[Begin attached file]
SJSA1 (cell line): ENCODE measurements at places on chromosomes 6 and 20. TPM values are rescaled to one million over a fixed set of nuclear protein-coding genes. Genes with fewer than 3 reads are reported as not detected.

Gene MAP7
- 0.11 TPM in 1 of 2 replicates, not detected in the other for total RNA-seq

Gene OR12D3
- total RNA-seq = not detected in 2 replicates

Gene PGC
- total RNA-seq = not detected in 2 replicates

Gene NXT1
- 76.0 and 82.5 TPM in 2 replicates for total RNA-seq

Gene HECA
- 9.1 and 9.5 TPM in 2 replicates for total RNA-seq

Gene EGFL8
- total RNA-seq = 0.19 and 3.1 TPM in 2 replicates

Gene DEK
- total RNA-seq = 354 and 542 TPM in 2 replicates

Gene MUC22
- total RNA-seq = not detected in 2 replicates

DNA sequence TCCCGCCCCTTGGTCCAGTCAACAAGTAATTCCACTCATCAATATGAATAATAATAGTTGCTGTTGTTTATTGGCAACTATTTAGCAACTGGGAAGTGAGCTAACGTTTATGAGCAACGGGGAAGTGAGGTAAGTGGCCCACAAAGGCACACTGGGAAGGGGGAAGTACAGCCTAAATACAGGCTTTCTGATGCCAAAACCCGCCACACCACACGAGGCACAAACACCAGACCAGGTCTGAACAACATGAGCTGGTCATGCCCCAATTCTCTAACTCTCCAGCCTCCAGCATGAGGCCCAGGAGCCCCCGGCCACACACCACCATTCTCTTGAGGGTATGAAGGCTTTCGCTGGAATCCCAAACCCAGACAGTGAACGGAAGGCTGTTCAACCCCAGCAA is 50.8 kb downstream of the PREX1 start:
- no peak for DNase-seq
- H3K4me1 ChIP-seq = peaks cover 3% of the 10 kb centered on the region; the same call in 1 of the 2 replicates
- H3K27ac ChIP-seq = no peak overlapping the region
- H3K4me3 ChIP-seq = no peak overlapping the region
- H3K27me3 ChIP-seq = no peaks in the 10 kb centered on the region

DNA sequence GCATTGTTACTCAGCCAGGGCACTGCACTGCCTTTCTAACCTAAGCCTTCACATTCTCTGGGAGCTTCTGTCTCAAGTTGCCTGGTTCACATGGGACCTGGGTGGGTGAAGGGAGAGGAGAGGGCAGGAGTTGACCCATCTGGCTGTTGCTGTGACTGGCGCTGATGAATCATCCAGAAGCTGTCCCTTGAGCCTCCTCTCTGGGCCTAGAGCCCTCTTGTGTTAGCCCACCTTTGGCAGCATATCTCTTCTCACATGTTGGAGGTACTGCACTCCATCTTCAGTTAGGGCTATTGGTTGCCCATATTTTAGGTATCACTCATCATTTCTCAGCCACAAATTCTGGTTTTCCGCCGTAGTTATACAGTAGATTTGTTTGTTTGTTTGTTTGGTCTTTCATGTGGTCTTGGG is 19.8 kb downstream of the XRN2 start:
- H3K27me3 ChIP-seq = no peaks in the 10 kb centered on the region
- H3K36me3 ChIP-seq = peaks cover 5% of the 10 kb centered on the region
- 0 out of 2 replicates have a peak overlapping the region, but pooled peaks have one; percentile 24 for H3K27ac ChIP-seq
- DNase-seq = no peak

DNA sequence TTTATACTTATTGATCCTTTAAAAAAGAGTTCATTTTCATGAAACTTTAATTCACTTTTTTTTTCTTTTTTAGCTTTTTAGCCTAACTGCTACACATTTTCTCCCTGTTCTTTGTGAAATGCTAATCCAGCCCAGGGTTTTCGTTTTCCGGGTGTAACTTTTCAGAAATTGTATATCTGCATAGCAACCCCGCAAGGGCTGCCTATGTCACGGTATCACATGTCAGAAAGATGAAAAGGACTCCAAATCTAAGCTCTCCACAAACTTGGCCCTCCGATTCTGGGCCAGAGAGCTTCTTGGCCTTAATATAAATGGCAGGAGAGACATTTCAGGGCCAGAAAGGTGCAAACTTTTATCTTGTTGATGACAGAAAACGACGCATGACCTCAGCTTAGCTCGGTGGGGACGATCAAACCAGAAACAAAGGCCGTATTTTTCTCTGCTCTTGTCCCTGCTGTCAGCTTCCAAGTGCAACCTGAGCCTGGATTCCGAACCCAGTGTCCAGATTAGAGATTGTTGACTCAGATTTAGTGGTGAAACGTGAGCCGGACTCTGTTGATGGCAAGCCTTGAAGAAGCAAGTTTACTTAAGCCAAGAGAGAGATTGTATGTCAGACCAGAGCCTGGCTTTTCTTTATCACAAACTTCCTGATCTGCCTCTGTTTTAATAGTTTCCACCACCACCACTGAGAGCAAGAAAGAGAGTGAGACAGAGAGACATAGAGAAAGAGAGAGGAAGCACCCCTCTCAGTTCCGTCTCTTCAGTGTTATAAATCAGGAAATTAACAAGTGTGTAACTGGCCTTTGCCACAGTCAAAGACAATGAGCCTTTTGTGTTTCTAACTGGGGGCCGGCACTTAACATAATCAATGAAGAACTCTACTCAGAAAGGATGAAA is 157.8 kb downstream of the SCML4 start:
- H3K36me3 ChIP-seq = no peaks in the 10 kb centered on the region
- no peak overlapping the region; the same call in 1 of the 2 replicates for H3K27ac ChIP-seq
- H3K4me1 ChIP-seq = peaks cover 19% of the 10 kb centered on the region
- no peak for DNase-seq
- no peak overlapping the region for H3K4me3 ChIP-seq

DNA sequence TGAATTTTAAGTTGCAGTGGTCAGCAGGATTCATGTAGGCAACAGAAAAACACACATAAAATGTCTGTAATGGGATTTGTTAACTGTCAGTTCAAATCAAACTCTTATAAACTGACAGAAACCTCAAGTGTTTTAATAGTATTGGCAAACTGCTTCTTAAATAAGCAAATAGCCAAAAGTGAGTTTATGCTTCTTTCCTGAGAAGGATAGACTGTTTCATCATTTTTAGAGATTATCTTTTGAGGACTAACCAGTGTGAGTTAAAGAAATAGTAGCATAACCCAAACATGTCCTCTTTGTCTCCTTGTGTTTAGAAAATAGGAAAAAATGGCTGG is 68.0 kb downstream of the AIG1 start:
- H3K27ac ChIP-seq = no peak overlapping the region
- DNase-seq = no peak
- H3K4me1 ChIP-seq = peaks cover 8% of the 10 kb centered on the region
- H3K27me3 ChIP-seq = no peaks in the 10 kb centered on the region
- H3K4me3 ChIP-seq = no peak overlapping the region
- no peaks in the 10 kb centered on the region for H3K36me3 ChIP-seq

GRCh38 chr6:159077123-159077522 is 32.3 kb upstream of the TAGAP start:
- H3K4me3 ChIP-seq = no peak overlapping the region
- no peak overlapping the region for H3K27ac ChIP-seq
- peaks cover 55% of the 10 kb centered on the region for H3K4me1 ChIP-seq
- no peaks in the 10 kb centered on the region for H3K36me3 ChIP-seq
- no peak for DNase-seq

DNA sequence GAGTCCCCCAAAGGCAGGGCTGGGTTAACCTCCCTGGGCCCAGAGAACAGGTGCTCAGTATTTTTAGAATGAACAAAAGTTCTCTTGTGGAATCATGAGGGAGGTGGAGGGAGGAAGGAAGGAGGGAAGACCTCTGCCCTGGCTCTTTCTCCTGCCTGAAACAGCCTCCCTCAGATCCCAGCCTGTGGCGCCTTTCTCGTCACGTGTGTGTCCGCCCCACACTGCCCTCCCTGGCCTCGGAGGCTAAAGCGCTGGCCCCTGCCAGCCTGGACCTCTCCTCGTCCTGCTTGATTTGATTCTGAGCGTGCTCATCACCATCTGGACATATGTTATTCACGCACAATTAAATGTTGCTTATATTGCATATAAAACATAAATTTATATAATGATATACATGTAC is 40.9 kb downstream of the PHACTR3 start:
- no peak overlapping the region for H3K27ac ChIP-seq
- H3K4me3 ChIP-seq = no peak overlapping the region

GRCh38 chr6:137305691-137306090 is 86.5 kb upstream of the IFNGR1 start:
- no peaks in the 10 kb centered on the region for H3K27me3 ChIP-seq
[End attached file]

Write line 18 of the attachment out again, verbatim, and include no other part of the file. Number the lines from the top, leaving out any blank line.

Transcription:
DNA sequence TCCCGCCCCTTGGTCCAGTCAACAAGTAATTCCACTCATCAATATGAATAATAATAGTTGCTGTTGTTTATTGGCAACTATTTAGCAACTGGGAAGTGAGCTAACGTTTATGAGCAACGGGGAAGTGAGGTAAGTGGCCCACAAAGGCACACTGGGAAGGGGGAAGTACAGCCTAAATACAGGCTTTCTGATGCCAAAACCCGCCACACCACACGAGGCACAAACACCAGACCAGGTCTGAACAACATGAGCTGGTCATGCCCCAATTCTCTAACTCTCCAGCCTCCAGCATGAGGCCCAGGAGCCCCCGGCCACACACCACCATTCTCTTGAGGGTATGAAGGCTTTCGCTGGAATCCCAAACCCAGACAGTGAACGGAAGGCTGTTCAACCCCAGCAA is 50.8 kb downstream of the PREX1 start: